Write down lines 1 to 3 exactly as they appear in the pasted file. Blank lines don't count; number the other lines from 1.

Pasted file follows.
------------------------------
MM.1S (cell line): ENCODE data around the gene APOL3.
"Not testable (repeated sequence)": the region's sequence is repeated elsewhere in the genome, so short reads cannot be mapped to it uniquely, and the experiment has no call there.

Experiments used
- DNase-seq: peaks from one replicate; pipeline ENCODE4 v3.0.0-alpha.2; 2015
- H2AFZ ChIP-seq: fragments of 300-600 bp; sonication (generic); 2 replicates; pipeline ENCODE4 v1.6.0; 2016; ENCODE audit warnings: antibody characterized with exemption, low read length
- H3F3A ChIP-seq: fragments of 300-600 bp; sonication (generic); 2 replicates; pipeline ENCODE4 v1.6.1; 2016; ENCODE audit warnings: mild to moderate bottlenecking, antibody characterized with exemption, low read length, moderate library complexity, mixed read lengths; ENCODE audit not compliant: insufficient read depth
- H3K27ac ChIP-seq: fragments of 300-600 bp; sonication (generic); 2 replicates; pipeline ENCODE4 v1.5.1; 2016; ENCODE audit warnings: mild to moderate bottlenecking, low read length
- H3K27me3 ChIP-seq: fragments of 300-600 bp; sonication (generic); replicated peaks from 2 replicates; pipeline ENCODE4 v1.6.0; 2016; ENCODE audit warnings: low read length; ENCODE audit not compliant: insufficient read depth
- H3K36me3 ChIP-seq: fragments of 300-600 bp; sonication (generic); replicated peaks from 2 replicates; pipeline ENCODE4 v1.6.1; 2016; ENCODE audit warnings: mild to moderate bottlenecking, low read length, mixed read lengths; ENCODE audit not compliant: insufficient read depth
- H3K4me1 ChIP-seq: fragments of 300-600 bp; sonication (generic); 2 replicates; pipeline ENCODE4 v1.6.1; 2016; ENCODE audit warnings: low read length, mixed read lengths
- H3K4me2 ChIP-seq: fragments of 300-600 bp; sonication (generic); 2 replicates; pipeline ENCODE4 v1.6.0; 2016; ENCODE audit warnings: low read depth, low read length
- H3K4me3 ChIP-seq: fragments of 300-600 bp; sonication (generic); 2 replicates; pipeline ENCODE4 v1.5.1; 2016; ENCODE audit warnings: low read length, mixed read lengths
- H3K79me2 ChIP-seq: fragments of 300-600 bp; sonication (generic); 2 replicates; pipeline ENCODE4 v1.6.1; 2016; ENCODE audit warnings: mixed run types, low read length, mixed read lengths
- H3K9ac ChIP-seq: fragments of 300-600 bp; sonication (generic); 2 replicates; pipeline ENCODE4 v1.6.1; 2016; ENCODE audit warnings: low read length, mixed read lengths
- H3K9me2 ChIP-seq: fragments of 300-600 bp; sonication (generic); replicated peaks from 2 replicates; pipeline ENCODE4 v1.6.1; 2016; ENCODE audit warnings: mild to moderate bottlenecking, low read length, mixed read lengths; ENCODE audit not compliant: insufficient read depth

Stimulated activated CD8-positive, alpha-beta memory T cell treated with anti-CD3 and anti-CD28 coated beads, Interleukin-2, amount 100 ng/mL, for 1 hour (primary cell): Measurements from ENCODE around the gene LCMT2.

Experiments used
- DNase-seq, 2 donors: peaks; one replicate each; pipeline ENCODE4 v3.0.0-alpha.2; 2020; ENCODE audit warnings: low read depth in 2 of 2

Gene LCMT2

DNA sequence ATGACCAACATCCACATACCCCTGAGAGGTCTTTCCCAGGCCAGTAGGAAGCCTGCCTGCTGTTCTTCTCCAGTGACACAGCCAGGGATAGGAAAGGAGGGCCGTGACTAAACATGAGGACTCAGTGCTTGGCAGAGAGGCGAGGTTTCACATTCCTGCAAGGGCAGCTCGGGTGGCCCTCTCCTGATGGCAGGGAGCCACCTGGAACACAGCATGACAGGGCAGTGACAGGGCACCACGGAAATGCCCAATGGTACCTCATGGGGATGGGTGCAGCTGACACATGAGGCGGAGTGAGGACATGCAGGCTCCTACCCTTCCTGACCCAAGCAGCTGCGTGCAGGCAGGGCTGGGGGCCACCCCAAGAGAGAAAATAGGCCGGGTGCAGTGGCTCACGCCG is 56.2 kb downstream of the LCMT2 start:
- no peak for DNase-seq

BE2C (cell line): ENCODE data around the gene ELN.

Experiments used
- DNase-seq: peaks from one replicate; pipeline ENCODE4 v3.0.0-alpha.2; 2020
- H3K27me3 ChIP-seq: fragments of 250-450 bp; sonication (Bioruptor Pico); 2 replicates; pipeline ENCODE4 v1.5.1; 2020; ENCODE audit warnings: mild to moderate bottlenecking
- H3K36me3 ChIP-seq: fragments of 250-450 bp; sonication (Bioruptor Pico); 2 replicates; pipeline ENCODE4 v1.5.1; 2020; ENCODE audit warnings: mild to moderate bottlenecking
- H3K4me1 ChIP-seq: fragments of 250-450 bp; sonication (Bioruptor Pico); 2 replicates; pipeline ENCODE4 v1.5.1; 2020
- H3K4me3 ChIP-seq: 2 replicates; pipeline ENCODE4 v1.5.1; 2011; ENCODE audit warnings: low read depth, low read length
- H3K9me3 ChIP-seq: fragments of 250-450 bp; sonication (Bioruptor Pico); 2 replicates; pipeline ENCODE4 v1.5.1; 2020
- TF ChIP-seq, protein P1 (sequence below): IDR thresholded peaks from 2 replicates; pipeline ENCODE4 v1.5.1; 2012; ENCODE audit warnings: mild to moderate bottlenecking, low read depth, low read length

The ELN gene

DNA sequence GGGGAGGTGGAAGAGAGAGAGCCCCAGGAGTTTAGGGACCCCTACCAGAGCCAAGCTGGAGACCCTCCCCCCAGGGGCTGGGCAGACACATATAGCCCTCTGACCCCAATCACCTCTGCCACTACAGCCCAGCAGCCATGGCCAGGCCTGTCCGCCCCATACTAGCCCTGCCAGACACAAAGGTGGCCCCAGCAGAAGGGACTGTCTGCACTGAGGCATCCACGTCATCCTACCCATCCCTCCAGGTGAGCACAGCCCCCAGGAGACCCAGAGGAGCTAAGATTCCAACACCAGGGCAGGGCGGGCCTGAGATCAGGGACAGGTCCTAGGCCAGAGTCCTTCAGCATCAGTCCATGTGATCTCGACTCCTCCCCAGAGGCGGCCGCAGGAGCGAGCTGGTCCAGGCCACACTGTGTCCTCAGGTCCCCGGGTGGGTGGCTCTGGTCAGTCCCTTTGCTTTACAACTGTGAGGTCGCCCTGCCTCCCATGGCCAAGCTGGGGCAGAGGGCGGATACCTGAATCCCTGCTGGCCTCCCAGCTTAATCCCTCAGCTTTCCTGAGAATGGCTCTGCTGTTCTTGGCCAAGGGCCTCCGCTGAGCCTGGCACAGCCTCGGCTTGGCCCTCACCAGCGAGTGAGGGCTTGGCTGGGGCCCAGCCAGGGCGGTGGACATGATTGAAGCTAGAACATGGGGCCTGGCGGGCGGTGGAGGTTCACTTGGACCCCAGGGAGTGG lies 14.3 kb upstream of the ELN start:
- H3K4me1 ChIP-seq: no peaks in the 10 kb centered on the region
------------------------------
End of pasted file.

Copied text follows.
MM.1S (cell line): ENCODE data around the gene APOL3.
"Not testable (repeated sequence)": the region's sequence is repeated elsewhere in the genome, so short reads cannot be mapped to it uniquely, and the experiment has no call there.

Experiments used